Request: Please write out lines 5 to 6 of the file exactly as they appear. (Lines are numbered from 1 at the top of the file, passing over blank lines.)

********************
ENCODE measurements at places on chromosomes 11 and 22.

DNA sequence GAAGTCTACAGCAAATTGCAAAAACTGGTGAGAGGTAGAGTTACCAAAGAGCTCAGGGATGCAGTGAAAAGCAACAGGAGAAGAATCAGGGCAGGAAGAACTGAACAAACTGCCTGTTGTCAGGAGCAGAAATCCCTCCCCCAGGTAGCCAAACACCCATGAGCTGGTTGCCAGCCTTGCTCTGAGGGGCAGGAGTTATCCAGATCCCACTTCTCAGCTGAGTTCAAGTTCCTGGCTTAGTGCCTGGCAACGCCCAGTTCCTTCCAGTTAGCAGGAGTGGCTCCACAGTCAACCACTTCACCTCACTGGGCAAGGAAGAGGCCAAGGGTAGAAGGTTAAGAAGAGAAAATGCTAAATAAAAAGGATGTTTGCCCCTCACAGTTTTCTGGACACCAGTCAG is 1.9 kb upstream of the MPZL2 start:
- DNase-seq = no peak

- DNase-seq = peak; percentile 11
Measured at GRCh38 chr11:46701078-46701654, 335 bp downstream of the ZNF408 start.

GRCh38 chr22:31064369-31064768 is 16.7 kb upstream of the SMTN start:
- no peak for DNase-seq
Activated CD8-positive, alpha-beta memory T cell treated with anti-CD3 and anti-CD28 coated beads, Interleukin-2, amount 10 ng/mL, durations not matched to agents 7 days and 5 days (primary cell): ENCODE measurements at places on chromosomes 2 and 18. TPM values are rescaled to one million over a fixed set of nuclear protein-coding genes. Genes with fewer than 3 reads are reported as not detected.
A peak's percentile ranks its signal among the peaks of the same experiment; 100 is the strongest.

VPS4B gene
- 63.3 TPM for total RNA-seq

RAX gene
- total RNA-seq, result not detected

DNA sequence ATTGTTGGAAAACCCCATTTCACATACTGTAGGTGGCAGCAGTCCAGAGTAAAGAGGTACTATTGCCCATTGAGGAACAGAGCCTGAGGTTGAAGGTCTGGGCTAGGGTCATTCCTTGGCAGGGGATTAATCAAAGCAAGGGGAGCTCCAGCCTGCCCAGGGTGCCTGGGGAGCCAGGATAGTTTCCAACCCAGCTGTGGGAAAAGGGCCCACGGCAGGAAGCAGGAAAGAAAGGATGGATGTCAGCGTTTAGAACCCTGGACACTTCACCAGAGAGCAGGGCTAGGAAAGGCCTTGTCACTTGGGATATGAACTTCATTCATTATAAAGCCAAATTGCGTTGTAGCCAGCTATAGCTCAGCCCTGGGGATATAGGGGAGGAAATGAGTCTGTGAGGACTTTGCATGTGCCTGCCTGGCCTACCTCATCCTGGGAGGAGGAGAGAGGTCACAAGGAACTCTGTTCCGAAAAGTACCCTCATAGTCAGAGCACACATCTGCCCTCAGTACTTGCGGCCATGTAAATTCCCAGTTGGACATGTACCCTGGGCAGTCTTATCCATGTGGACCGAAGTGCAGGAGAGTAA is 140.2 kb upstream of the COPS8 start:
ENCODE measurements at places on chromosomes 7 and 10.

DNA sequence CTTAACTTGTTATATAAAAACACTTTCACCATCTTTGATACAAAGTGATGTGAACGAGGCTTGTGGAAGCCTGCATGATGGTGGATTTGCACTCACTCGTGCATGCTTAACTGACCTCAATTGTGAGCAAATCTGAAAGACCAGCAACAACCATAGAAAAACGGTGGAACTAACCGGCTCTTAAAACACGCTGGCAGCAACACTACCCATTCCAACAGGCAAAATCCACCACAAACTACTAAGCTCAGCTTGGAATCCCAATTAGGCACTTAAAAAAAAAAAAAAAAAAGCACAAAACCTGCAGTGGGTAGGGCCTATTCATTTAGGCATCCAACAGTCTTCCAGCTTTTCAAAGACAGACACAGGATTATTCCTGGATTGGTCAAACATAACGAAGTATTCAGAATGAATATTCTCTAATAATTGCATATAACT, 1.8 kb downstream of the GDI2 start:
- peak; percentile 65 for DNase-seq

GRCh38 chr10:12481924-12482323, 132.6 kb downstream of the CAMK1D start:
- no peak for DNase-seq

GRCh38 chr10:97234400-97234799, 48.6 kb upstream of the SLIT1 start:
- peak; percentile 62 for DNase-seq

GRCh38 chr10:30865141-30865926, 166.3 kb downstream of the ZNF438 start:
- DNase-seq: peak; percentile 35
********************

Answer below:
Measured at GRCh38 chr11:46701078-46701654, 335 bp downstream of the ZNF408 start.

GRCh38 chr22:31064369-31064768 is 16.7 kb upstream of the SMTN start: